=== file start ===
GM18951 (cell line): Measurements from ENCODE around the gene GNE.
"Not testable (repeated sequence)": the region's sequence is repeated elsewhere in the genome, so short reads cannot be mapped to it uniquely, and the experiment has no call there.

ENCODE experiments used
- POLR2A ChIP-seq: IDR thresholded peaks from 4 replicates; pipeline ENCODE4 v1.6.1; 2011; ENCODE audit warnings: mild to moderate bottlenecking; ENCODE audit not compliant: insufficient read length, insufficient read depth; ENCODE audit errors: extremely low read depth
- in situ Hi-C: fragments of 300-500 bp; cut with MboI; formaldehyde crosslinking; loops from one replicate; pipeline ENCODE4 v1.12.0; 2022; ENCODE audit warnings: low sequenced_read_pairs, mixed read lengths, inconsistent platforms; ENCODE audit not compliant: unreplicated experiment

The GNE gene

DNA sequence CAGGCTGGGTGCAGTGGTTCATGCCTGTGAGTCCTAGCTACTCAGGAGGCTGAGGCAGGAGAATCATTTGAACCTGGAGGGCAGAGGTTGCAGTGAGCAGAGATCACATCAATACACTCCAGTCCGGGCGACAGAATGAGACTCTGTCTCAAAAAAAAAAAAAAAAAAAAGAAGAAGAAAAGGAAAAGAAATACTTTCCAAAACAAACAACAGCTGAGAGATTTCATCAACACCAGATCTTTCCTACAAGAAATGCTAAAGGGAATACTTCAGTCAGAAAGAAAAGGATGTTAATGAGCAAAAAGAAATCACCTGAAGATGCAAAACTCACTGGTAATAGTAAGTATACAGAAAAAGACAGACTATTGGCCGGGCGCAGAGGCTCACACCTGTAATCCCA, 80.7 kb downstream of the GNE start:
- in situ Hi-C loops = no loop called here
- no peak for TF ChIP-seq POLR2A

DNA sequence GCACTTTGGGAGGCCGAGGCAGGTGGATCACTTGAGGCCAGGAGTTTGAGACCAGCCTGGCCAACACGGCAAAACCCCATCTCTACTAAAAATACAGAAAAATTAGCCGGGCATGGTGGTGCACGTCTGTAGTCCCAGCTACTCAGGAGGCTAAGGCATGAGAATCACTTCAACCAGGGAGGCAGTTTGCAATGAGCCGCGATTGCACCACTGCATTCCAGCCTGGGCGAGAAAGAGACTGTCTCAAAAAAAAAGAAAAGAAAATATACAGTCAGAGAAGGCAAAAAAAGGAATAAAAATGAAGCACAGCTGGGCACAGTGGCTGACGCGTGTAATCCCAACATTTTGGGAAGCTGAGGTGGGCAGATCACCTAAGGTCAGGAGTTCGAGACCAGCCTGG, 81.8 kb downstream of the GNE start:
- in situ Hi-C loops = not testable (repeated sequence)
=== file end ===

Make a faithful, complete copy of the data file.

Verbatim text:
GM18951 (cell line): Measurements from ENCODE around the gene GNE.
"Not testable (repeated sequence)": the region's sequence is repeated elsewhere in the genome, so short reads cannot be mapped to it uniquely, and the experiment has no call there.

ENCODE experiments used
- POLR2A ChIP-seq: IDR thresholded peaks from 4 replicates; pipeline ENCODE4 v1.6.1; 2011; ENCODE audit warnings: mild to moderate bottlenecking; ENCODE audit not compliant: insufficient read length, insufficient read depth; ENCODE audit errors: extremely low read depth
- in situ Hi-C: fragments of 300-500 bp; cut with MboI; formaldehyde crosslinking; loops from one replicate; pipeline ENCODE4 v1.12.0; 2022; ENCODE audit warnings: low sequenced_read_pairs, mixed read lengths, inconsistent platforms; ENCODE audit not compliant: unreplicated experiment

The GNE gene

DNA sequence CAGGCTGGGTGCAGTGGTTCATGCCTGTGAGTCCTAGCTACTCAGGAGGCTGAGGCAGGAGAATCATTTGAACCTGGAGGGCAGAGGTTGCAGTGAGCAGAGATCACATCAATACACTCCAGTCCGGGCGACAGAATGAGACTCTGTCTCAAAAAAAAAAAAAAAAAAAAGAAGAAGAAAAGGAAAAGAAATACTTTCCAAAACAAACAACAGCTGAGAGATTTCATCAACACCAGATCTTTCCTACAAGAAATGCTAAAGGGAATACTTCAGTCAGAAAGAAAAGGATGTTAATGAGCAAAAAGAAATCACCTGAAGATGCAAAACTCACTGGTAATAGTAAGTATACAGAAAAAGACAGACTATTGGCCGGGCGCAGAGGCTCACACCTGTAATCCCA, 80.7 kb downstream of the GNE start:
- in situ Hi-C loops = no loop called here
- no peak for TF ChIP-seq POLR2A

DNA sequence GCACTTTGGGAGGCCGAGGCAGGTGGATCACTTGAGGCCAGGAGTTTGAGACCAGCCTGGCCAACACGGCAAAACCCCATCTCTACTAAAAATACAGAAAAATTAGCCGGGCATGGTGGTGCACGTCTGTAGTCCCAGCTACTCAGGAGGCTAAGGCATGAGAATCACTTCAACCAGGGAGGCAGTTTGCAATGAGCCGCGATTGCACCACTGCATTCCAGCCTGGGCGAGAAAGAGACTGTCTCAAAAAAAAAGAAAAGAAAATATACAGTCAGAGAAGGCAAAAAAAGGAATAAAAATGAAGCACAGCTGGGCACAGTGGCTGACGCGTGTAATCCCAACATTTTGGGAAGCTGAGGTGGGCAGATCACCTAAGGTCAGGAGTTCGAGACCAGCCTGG, 81.8 kb downstream of the GNE start:
- in situ Hi-C loops = not testable (repeated sequence)